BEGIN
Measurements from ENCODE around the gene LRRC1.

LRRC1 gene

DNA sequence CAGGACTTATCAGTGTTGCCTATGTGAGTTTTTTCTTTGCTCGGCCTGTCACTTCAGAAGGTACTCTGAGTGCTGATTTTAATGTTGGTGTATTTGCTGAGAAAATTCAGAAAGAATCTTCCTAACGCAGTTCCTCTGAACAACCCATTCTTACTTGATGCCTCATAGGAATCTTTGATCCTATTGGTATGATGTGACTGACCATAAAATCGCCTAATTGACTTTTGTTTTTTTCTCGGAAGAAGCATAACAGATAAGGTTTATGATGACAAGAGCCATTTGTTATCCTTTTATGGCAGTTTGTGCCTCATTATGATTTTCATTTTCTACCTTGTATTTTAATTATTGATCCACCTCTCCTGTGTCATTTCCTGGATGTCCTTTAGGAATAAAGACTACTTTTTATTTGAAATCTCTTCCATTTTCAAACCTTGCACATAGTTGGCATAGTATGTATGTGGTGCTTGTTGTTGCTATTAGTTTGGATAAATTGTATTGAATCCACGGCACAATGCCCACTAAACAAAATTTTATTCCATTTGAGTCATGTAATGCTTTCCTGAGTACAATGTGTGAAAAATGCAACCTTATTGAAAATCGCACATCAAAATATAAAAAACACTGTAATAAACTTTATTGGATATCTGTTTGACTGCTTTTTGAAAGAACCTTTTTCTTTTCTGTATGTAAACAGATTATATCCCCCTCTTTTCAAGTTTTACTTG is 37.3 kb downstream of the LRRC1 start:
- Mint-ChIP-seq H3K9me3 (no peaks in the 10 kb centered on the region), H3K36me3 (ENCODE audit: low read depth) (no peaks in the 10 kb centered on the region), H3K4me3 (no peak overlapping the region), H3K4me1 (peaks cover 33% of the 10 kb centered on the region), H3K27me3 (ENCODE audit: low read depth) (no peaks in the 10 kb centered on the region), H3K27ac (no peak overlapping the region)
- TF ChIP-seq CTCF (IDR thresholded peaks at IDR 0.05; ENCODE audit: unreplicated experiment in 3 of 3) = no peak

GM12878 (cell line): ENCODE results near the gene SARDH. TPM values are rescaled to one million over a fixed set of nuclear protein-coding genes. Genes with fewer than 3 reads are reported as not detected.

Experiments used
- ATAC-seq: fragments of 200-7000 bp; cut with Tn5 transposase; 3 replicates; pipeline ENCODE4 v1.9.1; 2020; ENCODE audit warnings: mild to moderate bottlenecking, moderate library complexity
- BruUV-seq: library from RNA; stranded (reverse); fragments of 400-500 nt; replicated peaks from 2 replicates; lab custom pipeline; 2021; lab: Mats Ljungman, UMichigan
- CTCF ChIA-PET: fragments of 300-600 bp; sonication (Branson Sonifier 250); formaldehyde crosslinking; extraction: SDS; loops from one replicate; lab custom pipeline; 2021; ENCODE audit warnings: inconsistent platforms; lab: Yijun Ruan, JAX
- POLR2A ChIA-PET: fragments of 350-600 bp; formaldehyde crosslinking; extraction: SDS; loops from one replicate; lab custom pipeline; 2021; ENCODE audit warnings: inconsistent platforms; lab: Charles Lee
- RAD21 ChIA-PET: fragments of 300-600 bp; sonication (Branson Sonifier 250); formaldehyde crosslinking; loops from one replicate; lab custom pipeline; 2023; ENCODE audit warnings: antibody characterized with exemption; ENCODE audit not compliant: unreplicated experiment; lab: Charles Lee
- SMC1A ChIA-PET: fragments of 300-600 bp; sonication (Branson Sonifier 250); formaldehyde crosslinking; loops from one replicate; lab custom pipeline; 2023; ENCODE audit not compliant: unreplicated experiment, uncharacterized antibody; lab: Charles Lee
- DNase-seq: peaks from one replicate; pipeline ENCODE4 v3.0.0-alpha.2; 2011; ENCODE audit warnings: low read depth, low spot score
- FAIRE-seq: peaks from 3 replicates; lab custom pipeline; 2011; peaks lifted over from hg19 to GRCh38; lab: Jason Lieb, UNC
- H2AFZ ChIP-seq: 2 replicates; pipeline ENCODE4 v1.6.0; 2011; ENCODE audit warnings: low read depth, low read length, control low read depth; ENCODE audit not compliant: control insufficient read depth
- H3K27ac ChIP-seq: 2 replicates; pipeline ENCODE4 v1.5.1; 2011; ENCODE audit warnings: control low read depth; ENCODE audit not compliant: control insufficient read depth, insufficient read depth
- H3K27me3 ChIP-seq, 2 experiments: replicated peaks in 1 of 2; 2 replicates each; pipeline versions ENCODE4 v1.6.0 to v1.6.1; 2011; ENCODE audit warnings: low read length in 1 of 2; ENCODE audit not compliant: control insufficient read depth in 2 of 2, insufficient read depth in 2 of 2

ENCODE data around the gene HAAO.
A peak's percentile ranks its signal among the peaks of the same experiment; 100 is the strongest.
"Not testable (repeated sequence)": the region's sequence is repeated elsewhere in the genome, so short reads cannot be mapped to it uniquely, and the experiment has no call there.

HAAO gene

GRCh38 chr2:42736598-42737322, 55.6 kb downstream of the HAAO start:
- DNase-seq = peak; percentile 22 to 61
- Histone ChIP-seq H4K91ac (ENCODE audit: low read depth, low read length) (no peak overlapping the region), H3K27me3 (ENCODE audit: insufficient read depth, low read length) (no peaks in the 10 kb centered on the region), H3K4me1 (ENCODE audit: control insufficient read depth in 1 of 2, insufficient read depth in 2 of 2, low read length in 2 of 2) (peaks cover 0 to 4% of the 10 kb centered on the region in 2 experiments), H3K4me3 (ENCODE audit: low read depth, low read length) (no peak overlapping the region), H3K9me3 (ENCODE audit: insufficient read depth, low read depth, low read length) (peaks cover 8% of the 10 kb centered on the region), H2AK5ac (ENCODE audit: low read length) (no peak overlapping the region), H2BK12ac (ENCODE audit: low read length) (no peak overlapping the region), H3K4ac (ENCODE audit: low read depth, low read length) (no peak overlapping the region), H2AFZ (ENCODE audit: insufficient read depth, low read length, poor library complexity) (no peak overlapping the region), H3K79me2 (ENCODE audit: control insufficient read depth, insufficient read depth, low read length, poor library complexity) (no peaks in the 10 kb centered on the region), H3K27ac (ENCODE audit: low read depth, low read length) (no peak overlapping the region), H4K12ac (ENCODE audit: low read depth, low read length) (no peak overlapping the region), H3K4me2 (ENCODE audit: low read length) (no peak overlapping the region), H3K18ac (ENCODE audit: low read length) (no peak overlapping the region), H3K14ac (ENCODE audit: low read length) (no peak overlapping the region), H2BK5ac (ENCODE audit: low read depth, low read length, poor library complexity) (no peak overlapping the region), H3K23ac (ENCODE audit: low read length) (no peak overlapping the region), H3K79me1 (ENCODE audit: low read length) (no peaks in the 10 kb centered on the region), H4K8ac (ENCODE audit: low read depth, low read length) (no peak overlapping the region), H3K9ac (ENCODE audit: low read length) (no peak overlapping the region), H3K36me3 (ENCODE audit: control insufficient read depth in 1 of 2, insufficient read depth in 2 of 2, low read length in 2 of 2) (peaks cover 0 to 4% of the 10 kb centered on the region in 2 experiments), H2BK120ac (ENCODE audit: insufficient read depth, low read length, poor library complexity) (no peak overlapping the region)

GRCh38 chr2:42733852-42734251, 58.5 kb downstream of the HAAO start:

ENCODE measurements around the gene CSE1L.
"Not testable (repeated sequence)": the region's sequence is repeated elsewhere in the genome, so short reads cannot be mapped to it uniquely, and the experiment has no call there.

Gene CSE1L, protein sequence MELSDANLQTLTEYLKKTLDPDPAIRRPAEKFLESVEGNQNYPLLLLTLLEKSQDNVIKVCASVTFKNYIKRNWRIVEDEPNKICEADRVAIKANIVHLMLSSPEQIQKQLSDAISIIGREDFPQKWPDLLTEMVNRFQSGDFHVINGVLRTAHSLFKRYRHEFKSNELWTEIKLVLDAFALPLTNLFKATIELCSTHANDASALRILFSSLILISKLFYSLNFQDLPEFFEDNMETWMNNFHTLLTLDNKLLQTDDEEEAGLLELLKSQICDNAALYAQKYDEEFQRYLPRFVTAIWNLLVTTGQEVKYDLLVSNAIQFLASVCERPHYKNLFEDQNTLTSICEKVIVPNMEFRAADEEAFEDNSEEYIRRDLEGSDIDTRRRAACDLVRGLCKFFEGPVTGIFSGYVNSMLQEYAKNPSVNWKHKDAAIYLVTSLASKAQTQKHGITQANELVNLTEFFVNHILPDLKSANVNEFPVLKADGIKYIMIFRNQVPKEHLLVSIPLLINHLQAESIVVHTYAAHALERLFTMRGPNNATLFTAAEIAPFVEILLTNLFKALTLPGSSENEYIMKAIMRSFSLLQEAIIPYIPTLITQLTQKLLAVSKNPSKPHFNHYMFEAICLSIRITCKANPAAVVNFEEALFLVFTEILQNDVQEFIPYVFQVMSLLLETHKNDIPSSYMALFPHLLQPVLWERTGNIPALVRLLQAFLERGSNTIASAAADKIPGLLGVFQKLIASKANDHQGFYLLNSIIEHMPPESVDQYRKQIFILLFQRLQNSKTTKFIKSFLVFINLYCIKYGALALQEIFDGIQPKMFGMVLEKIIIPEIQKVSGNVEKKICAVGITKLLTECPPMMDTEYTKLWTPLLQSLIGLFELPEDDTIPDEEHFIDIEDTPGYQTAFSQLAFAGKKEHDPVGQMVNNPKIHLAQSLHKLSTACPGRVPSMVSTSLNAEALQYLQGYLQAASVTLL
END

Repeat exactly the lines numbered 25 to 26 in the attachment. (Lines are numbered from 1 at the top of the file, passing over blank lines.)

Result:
- Histone ChIP-seq H4K91ac (ENCODE audit: low read depth, low read length) (no peak overlapping the region), H3K27me3 (ENCODE audit: insufficient read depth, low read length) (no peaks in the 10 kb centered on the region), H3K4me1 (ENCODE audit: control insufficient read depth in 1 of 2, insufficient read depth in 2 of 2, low read length in 2 of 2) (peaks cover 0 to 4% of the 10 kb centered on the region in 2 experiments), H3K4me3 (ENCODE audit: low read depth, low read length) (no peak overlapping the region), H3K9me3 (ENCODE audit: insufficient read depth, low read depth, low read length) (peaks cover 8% of the 10 kb centered on the region), H2AK5ac (ENCODE audit: low read length) (no peak overlapping the region), H2BK12ac (ENCODE audit: low read length) (no peak overlapping the region), H3K4ac (ENCODE audit: low read depth, low read length) (no peak overlapping the region), H2AFZ (ENCODE audit: insufficient read depth, low read length, poor library complexity) (no peak overlapping the region), H3K79me2 (ENCODE audit: control insufficient read depth, insufficient read depth, low read length, poor library complexity) (no peaks in the 10 kb centered on the region), H3K27ac (ENCODE audit: low read depth, low read length) (no peak overlapping the region), H4K12ac (ENCODE audit: low read depth, low read length) (no peak overlapping the region), H3K4me2 (ENCODE audit: low read length) (no peak overlapping the region), H3K18ac (ENCODE audit: low read length) (no peak overlapping the region), H3K14ac (ENCODE audit: low read length) (no peak overlapping the region), H2BK5ac (ENCODE audit: low read depth, low read length, poor library complexity) (no peak overlapping the region), H3K23ac (ENCODE audit: low read length) (no peak overlapping the region), H3K79me1 (ENCODE audit: low read length) (no peaks in the 10 kb centered on the region), H4K8ac (ENCODE audit: low read depth, low read length) (no peak overlapping the region), H3K9ac (ENCODE audit: low read length) (no peak overlapping the region), H3K36me3 (ENCODE audit: control insufficient read depth in 1 of 2, insufficient read depth in 2 of 2, low read length in 2 of 2) (peaks cover 0 to 4% of the 10 kb centered on the region in 2 experiments), H2BK120ac (ENCODE audit: insufficient read depth, low read length, poor library complexity) (no peak overlapping the region)

GRCh38 chr2:42733852-42734251, 58.5 kb downstream of the HAAO start: